George Reynolds papers
L. Tom Perry Special Collections is pleased to announce the availability of a new digitized collection: George Reynolds papers (Vault MSS 10). This collection contains correspondence to and from George Reynolds from various church, civic, and business leaders, a number of certificates relating to Reynolds ecclesiastical and civic duties and positions, and some family correspondence, as well as a history of the Church of Jesus Christ of Latter-day Saints written by Reynolds. Many of these items relate to Reynolds’ conviction and imprisonment for practicing polygamy in the 1870s and 1880s, though some items date from as early as 1863 to as late as 1909. This collection also contains a handwritten biography of Reynolds written in approximately 1920 by his daughter, Alice Louise Reynolds. Dated approximately 1863-1920.
George Reynolds was born on January 1, 1842, in Marylebone, England. His parents were George and Julia Ann Tautz Reynolds. As a youth he became acquainted with the Church of Jesus Christ of Latter-day Saints and was baptized at the age of fourteen. In 1865, Reynolds immigrated to Utah and settled in Salt Lake City. He there became Brigham Young’s secretary and would continue to serve as the secretary to the First Presidency throughout the remainder of his life. He likewise served as a member of the municipal council of Salt Lake City from 1875 to 1879.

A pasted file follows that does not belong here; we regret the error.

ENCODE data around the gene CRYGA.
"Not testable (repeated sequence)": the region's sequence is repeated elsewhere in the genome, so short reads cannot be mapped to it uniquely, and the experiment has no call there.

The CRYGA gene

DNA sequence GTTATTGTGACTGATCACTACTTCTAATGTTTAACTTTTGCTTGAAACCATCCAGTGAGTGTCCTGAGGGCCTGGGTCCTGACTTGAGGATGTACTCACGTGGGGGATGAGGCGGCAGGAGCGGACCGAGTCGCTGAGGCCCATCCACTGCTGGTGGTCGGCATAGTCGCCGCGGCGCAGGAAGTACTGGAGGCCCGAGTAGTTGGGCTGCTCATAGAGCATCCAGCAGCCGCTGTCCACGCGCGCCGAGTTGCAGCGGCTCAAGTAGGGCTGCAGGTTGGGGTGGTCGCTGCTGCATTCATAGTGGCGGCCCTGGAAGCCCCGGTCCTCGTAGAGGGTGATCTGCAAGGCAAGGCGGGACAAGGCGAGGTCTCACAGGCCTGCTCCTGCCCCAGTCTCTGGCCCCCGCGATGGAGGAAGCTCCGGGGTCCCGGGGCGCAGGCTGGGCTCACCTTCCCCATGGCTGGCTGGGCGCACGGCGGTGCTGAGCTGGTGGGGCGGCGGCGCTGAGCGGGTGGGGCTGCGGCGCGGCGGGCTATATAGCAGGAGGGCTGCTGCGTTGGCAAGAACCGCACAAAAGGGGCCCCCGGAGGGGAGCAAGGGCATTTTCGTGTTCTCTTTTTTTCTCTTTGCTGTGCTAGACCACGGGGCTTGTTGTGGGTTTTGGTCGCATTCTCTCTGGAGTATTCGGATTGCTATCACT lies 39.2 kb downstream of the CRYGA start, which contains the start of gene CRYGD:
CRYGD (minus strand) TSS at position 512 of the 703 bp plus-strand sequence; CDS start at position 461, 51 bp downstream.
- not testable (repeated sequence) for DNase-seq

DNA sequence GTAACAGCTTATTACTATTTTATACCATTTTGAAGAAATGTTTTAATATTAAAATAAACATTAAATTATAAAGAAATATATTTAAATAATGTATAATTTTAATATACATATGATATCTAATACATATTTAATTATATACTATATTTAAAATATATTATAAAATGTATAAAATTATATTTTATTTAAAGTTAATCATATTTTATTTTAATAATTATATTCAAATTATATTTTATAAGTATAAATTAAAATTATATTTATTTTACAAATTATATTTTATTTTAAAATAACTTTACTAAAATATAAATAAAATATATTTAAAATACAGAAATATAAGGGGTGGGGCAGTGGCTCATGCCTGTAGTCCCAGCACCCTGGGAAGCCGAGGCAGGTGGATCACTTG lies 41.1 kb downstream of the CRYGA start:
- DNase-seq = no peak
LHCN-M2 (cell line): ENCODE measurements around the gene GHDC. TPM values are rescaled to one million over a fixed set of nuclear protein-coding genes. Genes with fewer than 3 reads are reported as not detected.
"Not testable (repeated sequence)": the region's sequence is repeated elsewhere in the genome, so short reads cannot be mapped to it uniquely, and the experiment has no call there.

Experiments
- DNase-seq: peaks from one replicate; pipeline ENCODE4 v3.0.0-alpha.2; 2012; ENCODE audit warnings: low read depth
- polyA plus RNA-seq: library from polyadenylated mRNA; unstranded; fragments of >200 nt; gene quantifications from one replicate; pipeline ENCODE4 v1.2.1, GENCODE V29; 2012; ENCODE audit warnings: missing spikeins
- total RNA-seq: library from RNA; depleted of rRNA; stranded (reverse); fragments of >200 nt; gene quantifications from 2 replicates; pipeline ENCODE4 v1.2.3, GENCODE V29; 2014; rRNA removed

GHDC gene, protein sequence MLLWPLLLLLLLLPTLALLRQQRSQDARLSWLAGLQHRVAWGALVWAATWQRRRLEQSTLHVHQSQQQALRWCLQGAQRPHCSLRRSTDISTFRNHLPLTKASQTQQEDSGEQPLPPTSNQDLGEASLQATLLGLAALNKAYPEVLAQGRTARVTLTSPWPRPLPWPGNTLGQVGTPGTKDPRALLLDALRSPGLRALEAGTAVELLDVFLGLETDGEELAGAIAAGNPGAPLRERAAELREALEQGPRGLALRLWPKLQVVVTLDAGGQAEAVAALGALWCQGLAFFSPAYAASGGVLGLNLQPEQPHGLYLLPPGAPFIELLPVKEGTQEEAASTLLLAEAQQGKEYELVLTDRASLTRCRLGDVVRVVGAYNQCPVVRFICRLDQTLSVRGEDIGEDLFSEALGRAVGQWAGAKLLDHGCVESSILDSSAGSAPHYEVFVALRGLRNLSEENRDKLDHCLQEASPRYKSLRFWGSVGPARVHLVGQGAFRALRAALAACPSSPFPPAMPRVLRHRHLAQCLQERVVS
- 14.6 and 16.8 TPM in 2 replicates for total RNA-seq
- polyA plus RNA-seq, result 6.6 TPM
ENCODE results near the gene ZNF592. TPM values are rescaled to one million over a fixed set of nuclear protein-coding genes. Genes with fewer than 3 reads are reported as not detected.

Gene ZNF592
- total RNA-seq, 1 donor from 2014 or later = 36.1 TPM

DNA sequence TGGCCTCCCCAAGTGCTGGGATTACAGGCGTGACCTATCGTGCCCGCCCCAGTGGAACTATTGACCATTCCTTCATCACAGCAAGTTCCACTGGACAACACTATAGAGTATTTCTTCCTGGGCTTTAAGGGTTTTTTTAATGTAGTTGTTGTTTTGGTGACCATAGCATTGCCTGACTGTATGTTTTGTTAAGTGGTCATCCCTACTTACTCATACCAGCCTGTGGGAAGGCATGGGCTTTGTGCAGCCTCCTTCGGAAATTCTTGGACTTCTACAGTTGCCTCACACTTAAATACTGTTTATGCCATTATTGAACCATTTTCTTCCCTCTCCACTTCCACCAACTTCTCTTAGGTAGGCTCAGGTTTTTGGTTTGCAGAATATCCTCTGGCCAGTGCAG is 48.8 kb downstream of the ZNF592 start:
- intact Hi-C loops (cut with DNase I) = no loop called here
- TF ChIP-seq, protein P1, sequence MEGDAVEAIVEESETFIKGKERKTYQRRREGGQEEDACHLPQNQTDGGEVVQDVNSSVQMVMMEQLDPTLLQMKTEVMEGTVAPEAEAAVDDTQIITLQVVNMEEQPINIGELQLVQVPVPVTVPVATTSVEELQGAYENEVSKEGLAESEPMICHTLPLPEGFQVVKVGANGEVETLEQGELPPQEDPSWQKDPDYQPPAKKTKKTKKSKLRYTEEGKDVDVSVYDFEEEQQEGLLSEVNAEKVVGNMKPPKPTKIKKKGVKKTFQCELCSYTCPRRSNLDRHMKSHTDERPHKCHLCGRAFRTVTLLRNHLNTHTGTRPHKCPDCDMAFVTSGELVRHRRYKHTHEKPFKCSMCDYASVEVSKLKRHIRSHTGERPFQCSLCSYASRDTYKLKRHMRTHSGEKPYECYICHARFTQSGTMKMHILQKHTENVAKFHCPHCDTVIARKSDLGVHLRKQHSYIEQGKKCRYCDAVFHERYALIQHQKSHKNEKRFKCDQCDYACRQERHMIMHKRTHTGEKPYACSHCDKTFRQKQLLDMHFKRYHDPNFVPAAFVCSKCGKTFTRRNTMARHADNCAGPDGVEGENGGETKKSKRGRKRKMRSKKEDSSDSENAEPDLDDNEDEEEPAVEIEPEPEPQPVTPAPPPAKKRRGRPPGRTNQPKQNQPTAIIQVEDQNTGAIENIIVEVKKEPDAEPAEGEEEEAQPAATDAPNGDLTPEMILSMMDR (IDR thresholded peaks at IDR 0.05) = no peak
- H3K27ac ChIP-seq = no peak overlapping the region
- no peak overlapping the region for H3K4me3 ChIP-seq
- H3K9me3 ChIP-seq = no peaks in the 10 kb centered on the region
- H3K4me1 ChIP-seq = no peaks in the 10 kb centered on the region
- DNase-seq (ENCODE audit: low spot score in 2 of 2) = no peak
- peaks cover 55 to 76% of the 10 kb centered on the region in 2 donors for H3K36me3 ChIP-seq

In 1874, George Reynolds was chosen by both Mormon and civil leaders as a test case for the constitutionality of the Morrill Anti-Bigamy Act of 1862. Reynolds was convicted of bigamy the following year and his conviction was upheld by the Supreme Court in 1879. He was imprisoned briefly in the Nebraska State penitentiary before being transferred to the Utah Territorial penitentiary where he served out the remainder of his sentence of two years. He thus became the first of many Mormons to be imprisoned for practicing polygamy.
Reynolds was actively involved in the Mormon Sunday School system and served on the Board of the Deseret Sunday School Union. Throughout his life Reynolds was a noted author of Mormon polemics and he frequently wrote for the Deseret News and the Juvenile Instructor. He is best remembered for his works on the Book of Mormon. In April 1890, Reynolds was sustained as a member of the First Council of the Seventies, a position he held until his death on August 9, 1909.